One such data source is CWSS -- the Civil War Soldiers and Sailors System, maintained by the National Park Service. With more than six million names in the system, CWSS gives you an immediate sense of the vast scope of the Civil War. The entire population of the US at the time (North and South) only came to about 32 million or so.

CWSS shows the information on the General Index information source prepared from unit and regiment musters as a soldier or sailors service record.

The cards were also used after the war to figure pensions for Union Soldiers. Once you identify the microfilm role with a record of interest, an actual copy of the General Index Card can be ordered from the National Park Service.


Don't forget to also check for your family history at NewspaperArchive and These are subscription databases, but they are among the most powerful research tools available for looking into family roots. And visit the main page of Free Genealogy Tools for more, umm, free genealogical tools.

Thursday, July 30

Immigration and Passenger Records

Thanks, Stephen P. Morse, whoever you are.

Morse's family history websites are one of the internet's real treasures. Users can search through the vast immigration and arrival records of all major US ports, including Ellis Island (1892-1924) and Castle Garden (1855-1891) in NY, and ports in Baltimore, Philadelphia, New Orleans, Galveston, San Francisco and elsewhere. There are also records for crossings at the US-Canadian border.

If your ancestors arrived in the US by ship during the 19th or early 20th centuries, chances are good that you can find them on one of Morse's websites. Some flexible and powerful search tools allow you to search on a full or partial name, or even on a 'sounds-like' name, if you're not sure of the spelling. Searches can also focus on particular villages, towns, shtetls, cities or countries of origin, as well as ports of arrival or departure, within specified date ranges.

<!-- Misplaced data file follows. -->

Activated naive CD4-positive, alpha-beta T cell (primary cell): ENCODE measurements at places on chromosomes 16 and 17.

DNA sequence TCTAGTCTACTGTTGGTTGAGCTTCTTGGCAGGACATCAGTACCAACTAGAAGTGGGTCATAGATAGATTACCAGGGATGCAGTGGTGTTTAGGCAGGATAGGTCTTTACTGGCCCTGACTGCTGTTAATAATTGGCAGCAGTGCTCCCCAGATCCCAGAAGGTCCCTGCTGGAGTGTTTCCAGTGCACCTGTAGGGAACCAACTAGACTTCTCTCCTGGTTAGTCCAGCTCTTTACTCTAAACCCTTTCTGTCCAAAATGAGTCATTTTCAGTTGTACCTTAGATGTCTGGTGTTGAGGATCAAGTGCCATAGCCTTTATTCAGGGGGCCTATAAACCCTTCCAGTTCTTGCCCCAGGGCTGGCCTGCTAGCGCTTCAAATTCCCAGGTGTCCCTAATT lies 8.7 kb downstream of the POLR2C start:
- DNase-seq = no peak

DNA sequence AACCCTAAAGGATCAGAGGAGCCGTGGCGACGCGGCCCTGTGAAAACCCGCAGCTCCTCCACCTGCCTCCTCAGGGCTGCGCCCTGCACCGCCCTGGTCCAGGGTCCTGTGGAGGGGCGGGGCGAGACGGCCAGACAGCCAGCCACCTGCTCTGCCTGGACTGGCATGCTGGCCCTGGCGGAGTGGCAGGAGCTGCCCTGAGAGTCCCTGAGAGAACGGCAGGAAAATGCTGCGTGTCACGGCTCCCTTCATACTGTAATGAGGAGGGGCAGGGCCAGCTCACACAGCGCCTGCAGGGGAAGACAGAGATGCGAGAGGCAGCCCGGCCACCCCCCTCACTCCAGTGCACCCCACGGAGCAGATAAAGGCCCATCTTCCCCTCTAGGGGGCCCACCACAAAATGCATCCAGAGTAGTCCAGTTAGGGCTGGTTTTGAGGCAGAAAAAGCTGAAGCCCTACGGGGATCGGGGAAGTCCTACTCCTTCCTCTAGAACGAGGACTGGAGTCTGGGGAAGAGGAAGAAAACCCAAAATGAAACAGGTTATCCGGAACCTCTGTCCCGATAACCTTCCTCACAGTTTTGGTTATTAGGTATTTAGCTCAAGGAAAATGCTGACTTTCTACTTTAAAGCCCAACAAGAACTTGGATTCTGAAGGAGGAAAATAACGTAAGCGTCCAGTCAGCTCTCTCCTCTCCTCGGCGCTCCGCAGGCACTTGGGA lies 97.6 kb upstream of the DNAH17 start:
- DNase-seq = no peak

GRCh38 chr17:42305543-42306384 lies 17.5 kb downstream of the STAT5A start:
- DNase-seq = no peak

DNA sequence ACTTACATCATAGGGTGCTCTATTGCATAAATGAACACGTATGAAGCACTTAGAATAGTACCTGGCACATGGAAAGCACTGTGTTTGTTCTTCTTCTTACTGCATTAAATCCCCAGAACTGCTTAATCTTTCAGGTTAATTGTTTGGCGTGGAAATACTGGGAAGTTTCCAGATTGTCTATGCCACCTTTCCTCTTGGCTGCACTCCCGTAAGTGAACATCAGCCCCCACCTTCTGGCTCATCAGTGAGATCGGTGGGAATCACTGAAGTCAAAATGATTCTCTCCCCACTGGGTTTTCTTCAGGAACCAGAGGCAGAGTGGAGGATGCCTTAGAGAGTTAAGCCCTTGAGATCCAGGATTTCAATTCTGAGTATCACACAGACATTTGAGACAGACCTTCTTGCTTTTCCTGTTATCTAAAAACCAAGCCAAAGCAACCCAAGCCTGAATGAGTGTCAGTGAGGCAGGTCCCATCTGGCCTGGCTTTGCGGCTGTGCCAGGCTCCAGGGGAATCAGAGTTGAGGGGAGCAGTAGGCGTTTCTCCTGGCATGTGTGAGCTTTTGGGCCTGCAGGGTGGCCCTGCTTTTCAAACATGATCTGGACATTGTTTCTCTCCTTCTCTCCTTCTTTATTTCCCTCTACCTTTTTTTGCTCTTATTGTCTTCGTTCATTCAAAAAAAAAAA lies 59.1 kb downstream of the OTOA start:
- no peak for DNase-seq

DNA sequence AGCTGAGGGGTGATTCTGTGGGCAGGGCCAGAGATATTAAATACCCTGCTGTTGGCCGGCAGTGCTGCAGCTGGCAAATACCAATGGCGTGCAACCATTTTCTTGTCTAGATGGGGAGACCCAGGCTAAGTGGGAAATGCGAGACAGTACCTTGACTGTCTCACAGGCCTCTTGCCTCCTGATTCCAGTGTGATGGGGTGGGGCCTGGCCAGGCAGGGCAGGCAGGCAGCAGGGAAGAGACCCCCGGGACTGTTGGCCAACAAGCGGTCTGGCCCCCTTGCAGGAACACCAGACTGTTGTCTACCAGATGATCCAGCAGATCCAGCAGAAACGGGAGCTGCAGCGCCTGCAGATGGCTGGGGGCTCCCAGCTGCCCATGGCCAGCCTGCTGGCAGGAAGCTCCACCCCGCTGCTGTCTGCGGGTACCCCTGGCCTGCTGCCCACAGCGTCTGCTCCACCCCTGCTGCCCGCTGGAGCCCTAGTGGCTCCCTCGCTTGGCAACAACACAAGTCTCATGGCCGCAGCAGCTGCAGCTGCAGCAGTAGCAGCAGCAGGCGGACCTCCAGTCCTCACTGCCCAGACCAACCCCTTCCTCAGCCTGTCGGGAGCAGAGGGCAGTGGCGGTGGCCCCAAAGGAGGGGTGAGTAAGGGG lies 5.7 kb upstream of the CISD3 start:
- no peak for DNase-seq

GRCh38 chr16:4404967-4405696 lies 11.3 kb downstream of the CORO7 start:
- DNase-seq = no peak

Search results include summary records, as well as actual images of ship manifests, immigration entry forms, and even pictures of many of the ships that carried passengers to the US.

All in all, an amazing resource that any genealogy researcher should become familiar with.

The Corinthian, steaming into port.

Wednesday, July 29

Google News Archives

Pretty much everyone knows about Google News. For many of us, it's the first stop for finding a news story from earlier in the day or week.

But did you know there is a deep (and I mean deep) Google News Archive here as well? Newspapers and other digitized materials going back to the 1700's. And Google has been adding new archives at a furious pace, so this is a resource tool to return to on a regular basis.

The Google search is free, of course. Most of the material that is archived is also free to access, but there are also links to materials, like articles from, Proquest, Lexis, or, that you have to pay a fee to access.

Use the advanced search feature to fine tune your search by zeroing on a particular date range, geographical area, or even a particular newspaper. You can choose to see all results, or only results that are available at no charge.

From Google News Archives: NY Times, June 1, 1911